The order of Philadelphia's moves this offseason has been slightly unorthodox, just because freshly minted basketball executives often like to bring in a coach of their choosing, and Rivers was hired by the Sixers before Morey was on board. However, Rivers and Morey have a relationship as the two worked together with the Celtics in Boston before Morey joined Houston, and as two extremely smart, respected figures in the league, there's no reason to think they won't be able to make it work together. 

Then there's Brand, who is expected to remain as general manager. Exactly what his role entails moving forward remains to be seen, especially if Morey ultimately gets the final say in basketball decisions. After the Sixers were eliminated in the Disney bubble, Brand said he was eager to put his "stamp" on the team moving forward, implying that some of his previous moves were influenced by ownership.

"To be clear and frank, we feel that the collaboration days didn't work too well, so I will be leading the search," Brand told media members when discussing the Sixers' coaching search in August. "And I've grown as a leader. I've grown as a general manager. I was put under fire, I had so many great, tough decisions to be a part of. But now, I'm looking forward to putting my stamp on this thing and take full accountability for whatever happens next."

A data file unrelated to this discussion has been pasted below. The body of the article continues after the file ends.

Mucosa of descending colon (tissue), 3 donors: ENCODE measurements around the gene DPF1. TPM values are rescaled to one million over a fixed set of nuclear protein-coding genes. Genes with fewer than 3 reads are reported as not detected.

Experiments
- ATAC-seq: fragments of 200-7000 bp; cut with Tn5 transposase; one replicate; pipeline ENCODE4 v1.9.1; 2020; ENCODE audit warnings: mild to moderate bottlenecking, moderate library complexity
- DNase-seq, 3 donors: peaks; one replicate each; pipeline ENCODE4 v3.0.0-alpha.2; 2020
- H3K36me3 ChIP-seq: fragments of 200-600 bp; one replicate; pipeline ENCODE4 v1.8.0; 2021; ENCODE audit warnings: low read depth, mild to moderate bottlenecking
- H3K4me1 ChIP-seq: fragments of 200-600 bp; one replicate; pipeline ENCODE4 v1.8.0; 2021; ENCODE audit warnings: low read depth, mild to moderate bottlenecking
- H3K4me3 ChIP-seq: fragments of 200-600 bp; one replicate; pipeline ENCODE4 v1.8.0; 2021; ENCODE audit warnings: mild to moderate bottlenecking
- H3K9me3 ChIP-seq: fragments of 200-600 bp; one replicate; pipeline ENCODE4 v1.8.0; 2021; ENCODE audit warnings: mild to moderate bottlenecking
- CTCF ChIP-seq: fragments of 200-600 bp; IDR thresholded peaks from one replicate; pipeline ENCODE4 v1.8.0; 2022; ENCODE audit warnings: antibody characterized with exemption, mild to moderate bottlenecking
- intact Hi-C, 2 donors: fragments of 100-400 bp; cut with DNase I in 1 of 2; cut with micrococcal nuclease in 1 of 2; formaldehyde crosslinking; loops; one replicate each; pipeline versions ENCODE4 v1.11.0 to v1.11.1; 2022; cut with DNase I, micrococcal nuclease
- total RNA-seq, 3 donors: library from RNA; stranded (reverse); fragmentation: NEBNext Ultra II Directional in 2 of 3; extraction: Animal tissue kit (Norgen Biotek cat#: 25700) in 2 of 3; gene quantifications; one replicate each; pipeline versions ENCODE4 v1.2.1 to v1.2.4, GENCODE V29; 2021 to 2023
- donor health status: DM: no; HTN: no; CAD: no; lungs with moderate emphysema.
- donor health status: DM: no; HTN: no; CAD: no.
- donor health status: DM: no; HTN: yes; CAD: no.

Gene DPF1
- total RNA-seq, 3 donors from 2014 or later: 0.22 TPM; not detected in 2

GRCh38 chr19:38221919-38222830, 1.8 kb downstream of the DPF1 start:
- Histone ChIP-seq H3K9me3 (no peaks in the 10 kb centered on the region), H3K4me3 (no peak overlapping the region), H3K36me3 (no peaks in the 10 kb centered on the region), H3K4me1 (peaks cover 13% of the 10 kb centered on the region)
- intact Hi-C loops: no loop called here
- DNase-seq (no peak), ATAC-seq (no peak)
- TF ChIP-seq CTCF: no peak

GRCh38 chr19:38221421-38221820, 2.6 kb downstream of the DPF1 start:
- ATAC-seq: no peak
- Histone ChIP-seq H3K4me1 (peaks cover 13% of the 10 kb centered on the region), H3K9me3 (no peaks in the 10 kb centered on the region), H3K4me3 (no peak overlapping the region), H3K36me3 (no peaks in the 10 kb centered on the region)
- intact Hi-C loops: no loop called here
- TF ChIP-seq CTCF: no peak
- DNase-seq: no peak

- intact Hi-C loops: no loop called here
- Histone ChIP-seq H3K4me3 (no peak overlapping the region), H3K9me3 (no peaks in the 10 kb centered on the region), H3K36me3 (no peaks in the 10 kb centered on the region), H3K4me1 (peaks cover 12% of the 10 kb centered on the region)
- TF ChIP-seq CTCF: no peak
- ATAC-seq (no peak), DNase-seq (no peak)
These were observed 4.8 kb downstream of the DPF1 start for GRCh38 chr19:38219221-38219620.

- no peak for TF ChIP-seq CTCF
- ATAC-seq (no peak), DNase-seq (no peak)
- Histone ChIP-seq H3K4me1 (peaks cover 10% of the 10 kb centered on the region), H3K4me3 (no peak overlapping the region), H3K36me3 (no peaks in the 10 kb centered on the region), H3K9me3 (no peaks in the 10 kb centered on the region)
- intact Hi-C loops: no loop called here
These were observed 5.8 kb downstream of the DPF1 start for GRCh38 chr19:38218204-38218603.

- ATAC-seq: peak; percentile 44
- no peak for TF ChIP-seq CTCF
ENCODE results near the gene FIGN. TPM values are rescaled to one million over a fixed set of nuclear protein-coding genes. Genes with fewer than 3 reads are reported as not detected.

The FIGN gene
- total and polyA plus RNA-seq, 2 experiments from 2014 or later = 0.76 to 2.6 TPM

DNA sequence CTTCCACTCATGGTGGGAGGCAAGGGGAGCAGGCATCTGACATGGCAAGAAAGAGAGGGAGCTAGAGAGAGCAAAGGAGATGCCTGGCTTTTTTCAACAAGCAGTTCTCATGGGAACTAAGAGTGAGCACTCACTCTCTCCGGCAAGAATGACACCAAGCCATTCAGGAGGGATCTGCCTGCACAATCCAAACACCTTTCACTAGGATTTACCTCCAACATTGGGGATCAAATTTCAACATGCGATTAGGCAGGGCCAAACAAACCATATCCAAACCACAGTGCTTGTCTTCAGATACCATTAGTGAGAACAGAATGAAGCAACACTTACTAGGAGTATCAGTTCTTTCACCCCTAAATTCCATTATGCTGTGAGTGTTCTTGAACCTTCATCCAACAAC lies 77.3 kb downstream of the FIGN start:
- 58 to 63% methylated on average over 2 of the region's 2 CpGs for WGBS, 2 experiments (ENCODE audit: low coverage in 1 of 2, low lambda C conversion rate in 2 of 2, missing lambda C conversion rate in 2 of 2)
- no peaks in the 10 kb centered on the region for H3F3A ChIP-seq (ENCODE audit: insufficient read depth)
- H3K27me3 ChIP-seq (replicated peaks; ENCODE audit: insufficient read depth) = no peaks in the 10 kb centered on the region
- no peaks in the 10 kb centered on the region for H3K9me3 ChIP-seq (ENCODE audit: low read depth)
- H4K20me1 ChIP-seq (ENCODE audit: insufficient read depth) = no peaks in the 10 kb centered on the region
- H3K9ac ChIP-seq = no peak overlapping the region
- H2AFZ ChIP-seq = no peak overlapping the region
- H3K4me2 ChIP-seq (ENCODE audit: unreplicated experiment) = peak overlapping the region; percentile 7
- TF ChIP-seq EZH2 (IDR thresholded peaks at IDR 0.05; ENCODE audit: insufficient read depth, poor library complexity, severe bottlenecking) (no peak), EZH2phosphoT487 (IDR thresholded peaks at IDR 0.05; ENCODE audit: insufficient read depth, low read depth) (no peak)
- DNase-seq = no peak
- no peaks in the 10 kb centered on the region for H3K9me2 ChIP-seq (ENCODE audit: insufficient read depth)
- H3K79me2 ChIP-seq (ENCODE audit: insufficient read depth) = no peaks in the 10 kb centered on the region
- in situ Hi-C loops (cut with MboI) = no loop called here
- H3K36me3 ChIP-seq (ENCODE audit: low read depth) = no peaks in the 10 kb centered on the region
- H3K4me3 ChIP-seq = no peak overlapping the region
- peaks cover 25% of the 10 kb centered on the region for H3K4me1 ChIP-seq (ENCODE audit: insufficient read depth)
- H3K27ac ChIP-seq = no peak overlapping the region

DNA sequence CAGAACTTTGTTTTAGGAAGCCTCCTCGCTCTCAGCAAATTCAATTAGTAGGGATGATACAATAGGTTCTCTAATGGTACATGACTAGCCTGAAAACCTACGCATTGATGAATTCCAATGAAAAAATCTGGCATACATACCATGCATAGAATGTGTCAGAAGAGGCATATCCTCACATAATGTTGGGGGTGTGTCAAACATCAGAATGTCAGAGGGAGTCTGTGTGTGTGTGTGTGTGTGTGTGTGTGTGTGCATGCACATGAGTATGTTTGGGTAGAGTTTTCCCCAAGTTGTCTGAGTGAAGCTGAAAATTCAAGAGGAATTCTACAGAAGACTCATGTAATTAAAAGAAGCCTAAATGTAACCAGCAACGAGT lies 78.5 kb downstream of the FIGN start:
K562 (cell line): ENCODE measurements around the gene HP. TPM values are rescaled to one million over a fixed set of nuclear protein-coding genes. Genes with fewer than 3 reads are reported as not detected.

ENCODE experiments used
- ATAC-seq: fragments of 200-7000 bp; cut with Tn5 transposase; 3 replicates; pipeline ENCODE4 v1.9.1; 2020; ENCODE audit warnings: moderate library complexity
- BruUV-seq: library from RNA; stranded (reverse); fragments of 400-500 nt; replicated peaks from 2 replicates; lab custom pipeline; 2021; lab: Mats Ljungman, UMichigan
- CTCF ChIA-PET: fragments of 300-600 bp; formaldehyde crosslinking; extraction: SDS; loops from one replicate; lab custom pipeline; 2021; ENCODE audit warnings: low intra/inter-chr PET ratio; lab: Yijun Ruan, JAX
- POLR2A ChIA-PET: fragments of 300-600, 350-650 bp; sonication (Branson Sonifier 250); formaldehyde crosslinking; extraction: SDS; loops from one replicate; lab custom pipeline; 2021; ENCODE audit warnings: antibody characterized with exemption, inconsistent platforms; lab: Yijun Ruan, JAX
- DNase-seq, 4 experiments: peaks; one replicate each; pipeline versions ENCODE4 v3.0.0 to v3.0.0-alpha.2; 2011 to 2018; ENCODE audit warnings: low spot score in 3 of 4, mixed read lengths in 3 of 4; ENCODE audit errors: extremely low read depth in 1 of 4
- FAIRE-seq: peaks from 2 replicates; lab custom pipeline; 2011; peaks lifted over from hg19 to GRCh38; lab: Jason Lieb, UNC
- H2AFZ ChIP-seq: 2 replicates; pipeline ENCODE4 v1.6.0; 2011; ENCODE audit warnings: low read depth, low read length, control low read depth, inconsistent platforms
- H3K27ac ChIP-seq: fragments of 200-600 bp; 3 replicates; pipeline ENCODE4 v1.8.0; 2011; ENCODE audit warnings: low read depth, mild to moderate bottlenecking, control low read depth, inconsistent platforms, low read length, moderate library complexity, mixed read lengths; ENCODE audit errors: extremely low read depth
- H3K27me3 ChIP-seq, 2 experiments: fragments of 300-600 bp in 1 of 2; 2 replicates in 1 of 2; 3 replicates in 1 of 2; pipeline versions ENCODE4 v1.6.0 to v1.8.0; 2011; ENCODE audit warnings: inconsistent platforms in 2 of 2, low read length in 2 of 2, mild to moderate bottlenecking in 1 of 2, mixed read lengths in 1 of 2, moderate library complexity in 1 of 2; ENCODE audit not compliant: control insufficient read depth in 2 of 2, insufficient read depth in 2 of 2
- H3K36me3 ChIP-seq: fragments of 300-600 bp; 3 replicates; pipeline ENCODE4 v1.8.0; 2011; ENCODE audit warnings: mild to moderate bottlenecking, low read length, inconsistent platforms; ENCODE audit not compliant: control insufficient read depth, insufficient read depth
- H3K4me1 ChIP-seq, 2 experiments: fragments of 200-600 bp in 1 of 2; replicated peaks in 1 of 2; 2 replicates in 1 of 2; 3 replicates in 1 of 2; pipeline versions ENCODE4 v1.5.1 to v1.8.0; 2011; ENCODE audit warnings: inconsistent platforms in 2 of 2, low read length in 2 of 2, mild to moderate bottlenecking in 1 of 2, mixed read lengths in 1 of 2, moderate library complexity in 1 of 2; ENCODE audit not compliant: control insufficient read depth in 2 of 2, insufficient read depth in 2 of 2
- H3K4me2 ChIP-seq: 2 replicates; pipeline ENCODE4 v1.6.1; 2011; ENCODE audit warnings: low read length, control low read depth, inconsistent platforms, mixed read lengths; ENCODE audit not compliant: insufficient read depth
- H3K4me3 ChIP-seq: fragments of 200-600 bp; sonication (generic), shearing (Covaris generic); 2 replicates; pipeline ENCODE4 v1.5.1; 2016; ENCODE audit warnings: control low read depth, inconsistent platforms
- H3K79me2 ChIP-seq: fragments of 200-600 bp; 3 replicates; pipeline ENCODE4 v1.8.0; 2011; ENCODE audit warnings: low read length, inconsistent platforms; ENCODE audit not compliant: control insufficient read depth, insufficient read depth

Now, Brand won't really be putting his stamp on anything, unless Morey's stamp is next to it, or directly on top of it. How will that sit with the man who the Sixers empowered to run the team after Burnergate? Maybe Brand will take it in stride, but there's definitely some potential for a bit of uncertainty on his end under the new arrangement. 

The Sixers are surely hoping that Morey and Brand can enter into a collaborative partnership of sorts, potentially where Brand is the well-liked former top pick who can relate to the players, and Morey is the numbers guy behind the scenes. Such a collaboration would take some swallowing of pride on Brand's end, but it's probably the best-case scenario for him in Philadelphia moving forward. 

There's also the question of exactly how Morey will improve Philadelphia's cash-strapped, underperforming roster, but we'll start to find answers to that soon enough. To say that Morey is an upgrade over what the Sixers had going on in their front office is an understatement. They now have an experienced, respected president, and a head coach that fits those same adjectives. That's two things the Sixers didn't have when the 2019-20 season ended. Sure, there's still work to be done, but the Sixers are absolutely trending in the right direction this offseason.